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Better Call Saul Q&A — Vince Gilligan and Peter Gould (Co-Creators, Executive Producers)

Vince Gilligan and Peter Gould, the co-creators and executive producers of AMC’s Better Call Saul, discuss the return of Gus Fring, why Mike is as nervous as he’s ever been, and how Chuck has “declared open war” on Jimmy.

Q: Gus Fring is back! At what point did you know it was time to bring him into this world?

Vince Gilligan: In hindsight, I wonder why it took us so long! [Laughs] I think it was inevitable that Gus Fring returned into the fold because as Better Call Saul has progressed, we have come to realize that it’s a bit of a two-hander. It’s certainly a show about Jimmy McGill and his eventual transformation into Saul Goodman, but the other side of the show is the story of Mike Ehrmantraut. If you’re going to tell the story of Mike transforming from more or less a law-abiding citizen into the coldblooded assassin he’s eventually going to become, it stands to reason that at a certain point we have to introduce Gustavo Fring, his employer. I’m proud that we had enough self-discipline to hold off for as long as we did. It took a bit of forbearance and discipline to wait this long.

Q: How is this version of Gus different from what we’ve seen in Breaking Bad? How does his presence change/impact the types of stories you are telling?

Peter Gould: Better Call Saul just has a different tone than Breaking Bad. Just seeing Gustavo Fring in that context changes the way we see him. So much of the story of Better Call Saul is the pre-history of Saul Goodman and Mike, and those two characters take huge moral turns as the show goes on. Gustavo’s Fring’s change is much more subtle and when we meet him, he will be very recognizable to the folks who have watched Breaking Bad. Having said that, he does not have some of the accoutrements that he has on Breaking Bad and we’re going to explore some of how he built his empire and especially how he navigated the cartel politics involved.

VG: We’re going to learn a lot about him and yet we’re going to retain a lot of mystery about him, too, because he is nothing if not a mysterious character. One thing that’s very similar between Breaking Bad and Better Call Saul is that Gustavo Fring is definitely a character to be reckoned with and taken very seriously. That remains constant and true.

Q: You guys have said that the Jimmy-to-Saul transition has happened slower than you initially expected. Where does he stand on that continuum as Season 3 begins?

PG: I think as we went through the first two seasons… how we get from Jimmy McGill to Saul Goodman started to seem like a bigger and bigger puzzle. There were times in the writers’ room where we kind of threw up our hands and said, “How does this guy that we like so much and who has a core decency become the guy in the crazy suit who advocates murder for business purposes?” That’s been a struggle through all three years. I think, for us, some of the clouds started to part in Season 3 and we started to get a sense of what Jimmy’s responding to and what it is inside him that freezes and causes him to become the much more cold-hearted asshole who is Saul Goodman. [Laughs] In terms of the continuum, it’s not a thermometer. You can’t always quite see how high the mercury is, but there are some decisive moments in Season 3 where we can see that this man is changing before our eyes. You will meet Saul Goodman this season, but probably not in the way that folks are expecting.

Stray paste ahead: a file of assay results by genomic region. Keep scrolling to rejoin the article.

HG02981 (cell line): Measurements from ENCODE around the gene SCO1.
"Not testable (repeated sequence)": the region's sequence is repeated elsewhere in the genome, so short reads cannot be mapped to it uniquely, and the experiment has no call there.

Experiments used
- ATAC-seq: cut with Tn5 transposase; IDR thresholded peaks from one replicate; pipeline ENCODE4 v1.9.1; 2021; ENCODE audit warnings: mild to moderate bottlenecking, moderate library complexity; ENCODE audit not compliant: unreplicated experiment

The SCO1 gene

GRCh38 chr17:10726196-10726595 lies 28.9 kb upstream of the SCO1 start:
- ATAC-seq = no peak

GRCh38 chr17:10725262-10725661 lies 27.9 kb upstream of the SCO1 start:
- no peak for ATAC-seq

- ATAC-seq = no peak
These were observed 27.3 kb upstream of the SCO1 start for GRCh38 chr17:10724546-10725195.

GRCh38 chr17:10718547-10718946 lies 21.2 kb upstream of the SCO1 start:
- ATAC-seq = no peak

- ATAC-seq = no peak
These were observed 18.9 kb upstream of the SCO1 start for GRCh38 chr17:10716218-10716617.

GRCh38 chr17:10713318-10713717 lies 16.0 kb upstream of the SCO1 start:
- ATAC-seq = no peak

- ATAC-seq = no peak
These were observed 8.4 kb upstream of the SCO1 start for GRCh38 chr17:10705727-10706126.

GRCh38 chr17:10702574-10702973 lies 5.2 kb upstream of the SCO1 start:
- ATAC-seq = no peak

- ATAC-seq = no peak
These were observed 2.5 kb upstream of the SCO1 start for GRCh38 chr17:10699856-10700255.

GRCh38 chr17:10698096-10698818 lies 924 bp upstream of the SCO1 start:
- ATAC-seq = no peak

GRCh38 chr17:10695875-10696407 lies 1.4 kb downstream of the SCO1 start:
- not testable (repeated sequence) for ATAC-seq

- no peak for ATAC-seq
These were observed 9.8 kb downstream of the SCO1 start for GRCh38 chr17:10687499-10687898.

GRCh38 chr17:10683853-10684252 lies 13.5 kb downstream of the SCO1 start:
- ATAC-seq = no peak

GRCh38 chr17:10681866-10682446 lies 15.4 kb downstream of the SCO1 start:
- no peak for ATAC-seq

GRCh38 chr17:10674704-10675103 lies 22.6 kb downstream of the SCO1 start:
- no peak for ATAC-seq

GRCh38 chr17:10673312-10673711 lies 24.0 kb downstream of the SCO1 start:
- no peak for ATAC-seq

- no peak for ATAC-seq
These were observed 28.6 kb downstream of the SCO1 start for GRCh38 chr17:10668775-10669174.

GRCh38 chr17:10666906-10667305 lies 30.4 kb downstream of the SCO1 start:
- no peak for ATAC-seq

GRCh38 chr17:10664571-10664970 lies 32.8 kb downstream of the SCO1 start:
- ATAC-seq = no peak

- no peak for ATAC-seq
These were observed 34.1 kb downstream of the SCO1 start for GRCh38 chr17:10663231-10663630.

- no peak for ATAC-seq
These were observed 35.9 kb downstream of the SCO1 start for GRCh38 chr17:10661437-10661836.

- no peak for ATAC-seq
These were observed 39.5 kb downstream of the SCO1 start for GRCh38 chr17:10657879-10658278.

Q: Last season ended with Chuck out-conning Jimmy. What can you say about the impact that Chuck’s choice has on this season as well as the relationship between the brothers?

PG: Chuck shows himself to be every bit the con man that Jimmy is, but one of the things that we’ve always avoided with Jimmy is what we call a “heartstrings con.” A heartstrings con is when instead of playing on your mark’s greed, you’re playing on their humanity and sense of empathy. It’s the con where people talk about sick children who never existed. Chuck hasn’t just conned Jimmy; he’s used a heartstrings con. He’s used Jimmy’s empathy and, frankly, Jimmy’s love for Chuck against him and I think that is about as much of a violation of brotherly good feelings that I can think of. Of course, it’s totally legal, but it is wrong, and I think it’s safe to say that Jimmy is not going to react well to this.

VG: I think it’s safe to say that Chuck has declared open war on his brother. Jimmy doesn’t know it yet, but war has been declared, and it’s going to get ugly.